Sthala puranam and temple information
The temple is one of the 9 Nagarathar temples, ie, ancestral temples of the Nagarathars, established by tradition in the year 714 CE. Some of these Nagarathar temples have what’s called “Pirivu”, referring to separate branches or sub-clans. However, this temple has no such pirivu.
This temple is possibly a Vaippu Sthalam. In one of his pathigams in the Tevaram, the Saivite Nayanmar Appar has referred to a place called Nemanallur. Based on contemporaneous indications of the time, experts have conjectured that Nemanallur, in all likelihood, refers to this place, since it was one of the names of Nemam in the time of Appar. Today’s name is therefore perhaps just a shortening of Nemanallur.
Other names of this place include Jeyamkonda Cholapuram, Jeyamkondapuram, Kulasekarapuram and Madhunadipuram. The first two names suggest a Chola connection to this place, while the third is clearly a Pandya reference. The last – Madhunadipuram – suggests a connection to Kunnakudi. This is because Madhunadi is Sanskrit for Then-aaru, which is said to have run in the region, and the cave temple in Kunnakudi is for Siva as Thenatrunathar.
Once, the devas were being harassed by the asuras, and so they approached Siva for protection. At the time, Siva was in the state of yoga, and in order to get his attention, the devas asked Kama to wake the Lord up. Kama strung an arrow of flowers, and shot it at Siva, hoping that it would be considered as worship rather than wakening. But despite this noble thought, Siva was disturbed from His Yoga, and burnt Kama to ashes! The sthala puranam that is quoted about this temple seems derivative from Korukkai, but given the Chola influence on this temple, it is possibly a connected story. In fact, another variant of the above sthala puranam is identical to that of the Korukkai Veeratteswarar temple. Siva is named Jayamkondar here because he won over the wiles of Kama.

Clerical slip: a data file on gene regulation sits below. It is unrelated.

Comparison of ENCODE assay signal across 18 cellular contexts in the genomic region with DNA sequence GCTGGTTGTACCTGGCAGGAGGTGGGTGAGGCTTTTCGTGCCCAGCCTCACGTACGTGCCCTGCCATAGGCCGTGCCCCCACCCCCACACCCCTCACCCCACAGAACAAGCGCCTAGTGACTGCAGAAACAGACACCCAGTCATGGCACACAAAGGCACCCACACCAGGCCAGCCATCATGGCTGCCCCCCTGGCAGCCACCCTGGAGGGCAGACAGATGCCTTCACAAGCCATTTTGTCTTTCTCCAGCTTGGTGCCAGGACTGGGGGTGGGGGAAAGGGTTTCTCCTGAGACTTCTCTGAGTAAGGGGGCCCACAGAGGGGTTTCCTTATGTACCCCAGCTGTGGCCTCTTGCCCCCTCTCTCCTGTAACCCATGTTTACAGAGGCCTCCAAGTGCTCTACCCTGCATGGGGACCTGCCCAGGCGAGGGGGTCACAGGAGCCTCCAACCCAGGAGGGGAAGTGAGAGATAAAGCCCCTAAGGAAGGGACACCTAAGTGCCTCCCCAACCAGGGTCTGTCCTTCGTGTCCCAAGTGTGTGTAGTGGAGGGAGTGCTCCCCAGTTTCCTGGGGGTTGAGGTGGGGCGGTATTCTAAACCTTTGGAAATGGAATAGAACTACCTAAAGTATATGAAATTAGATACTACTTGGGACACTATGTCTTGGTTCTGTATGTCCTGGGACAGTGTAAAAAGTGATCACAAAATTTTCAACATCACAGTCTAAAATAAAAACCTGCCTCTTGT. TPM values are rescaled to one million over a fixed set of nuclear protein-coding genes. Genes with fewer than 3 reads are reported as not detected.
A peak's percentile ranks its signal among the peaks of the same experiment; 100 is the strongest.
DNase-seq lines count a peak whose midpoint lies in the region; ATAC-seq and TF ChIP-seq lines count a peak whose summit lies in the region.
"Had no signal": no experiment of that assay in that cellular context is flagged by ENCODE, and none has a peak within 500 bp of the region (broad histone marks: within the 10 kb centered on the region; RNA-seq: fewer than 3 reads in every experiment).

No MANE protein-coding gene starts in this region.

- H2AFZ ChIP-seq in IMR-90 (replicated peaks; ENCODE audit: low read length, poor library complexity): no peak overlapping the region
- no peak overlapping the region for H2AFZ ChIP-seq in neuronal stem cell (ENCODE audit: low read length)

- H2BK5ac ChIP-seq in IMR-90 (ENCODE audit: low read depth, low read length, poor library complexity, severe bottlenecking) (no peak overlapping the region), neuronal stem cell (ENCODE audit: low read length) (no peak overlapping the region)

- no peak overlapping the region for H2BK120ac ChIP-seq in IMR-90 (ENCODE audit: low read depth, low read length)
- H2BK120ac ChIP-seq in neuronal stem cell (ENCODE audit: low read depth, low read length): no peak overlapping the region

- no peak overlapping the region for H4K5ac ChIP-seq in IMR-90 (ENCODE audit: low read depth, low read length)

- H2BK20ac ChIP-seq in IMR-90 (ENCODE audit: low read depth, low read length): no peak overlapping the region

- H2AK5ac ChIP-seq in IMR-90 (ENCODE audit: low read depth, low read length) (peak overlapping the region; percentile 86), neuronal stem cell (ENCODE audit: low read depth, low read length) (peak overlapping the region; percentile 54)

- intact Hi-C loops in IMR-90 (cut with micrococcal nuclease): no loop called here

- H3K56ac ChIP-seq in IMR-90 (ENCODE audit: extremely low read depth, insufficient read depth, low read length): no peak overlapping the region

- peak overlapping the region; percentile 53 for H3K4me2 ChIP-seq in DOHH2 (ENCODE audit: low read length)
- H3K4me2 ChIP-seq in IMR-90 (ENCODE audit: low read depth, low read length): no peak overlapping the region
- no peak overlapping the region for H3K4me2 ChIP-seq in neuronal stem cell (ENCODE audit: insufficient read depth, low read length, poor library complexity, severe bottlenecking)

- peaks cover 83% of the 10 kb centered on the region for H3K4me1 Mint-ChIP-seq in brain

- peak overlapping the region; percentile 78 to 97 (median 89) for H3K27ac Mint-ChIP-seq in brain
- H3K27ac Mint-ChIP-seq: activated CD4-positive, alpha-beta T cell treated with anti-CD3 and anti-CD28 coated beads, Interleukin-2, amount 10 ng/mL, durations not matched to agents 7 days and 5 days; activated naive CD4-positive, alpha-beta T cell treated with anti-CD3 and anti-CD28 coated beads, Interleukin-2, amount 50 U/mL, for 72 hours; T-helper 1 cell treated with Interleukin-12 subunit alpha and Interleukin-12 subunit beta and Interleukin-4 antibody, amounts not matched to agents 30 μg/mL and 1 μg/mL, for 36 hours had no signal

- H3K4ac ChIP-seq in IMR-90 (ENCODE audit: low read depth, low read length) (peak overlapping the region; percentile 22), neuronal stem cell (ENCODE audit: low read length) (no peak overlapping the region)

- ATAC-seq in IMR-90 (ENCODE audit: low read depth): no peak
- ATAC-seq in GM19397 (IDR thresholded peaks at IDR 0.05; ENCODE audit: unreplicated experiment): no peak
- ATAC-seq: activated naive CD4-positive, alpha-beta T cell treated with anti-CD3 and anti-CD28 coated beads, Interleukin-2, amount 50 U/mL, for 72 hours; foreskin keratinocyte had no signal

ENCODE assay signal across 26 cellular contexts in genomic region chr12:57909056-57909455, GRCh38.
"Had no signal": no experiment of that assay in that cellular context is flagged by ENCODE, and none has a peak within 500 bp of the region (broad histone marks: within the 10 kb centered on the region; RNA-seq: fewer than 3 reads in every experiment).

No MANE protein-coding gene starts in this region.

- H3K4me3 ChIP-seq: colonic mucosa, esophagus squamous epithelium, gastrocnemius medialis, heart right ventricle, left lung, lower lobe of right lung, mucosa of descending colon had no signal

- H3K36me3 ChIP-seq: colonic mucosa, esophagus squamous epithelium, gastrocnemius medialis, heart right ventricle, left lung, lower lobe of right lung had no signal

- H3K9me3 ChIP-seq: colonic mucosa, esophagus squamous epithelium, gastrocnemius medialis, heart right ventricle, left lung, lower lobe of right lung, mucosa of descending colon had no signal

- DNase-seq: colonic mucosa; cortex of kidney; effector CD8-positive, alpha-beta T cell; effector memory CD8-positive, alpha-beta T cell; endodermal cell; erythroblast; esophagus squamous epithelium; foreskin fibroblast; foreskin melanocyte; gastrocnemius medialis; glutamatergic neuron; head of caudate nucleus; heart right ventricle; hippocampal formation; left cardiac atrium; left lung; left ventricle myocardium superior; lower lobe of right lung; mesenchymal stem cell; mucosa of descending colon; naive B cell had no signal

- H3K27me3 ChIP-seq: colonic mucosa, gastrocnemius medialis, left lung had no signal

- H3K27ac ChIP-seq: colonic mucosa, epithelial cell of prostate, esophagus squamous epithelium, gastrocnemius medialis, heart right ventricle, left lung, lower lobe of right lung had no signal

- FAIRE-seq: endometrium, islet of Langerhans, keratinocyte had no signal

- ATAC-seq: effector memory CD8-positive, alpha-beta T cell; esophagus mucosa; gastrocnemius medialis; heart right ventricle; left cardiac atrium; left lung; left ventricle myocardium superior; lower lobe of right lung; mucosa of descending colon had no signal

Agastyar is said to have worshipped here on his way to the Podhigai hills.
The original temple here is from the Chola period, perhaps the 11th or 12th century; however, there are no records to specifically indicate which year or even the name of the king under whose auspices this temple was built. It was subsequently extensively renovated in the time of Varaguna Pandyan of the Pandya dynasty. However, a majority of the structural temple we see today is the Nagarathar temple, replete with classic Nagarathar / Chettinad architecture.
Interestingly, the sthala Vinayakar of this temple is seated on an avudai (base / platform) as one normally sees Siva Lingams on. In the prakaram are shrines for the parivara deities including Jayamkonda Vinayakar, Murugan, Kasi Viswanathar and Visalakshi Amman, Gajalakshmi, Durga (also part of the koshtam) and Bhairavar, who faces west (which is more common in Chola temples, than Pandya / Chettinad temples where he faces south). Murugan is interestingly depicted, with a bow and arrow in his hands.
Being one of the main temples of the Nagarathar community, the temple is very well maintained. To the west of the temple lies the temple’s tank, called the Chozha Teertham – another indication of this likely being a Chola temple.
Outside the Soundaranayaki Amman shrine is a damaged murti of Amman which was in worship earlier. Normally, such murtis are buried in the temple premises, but in this case, it is said that Amman Herself indicated that despite the damage, She should be worshipped. So, even today, this murti is worshipped as part of the daily pujas.
Despite the relatively recent renovations (perhaps in the last 100 years or so) to the temple, the craftsmanship here is spectacular. In particular, there is one sculpture of a woman dancing barefoot, and one can see the veins on the feet depicted very clearly. Virtually all of the pillars inside the main mandapam are filled with such intricate sculptures, or other bas relief images. Also, as is the case with several Nagarathar temples, this too features long, wide corridors lined with artistically crafted pillars.
On the outer side of the western wall of the temple is a simple shrine with just a peetham. This is regarded as the sakti peetham of this temple.
Because of the sthala puranam involving Siva overcoming annoyances in his pursuit of yoga, this place is a prarthana sthalam for those seeking to overcome problems in their business (perhaps there is a Nagarathar overlay to this). It is also believed that obstacles in getting married are removed, by worshipping at this temple.
Other information for your visit
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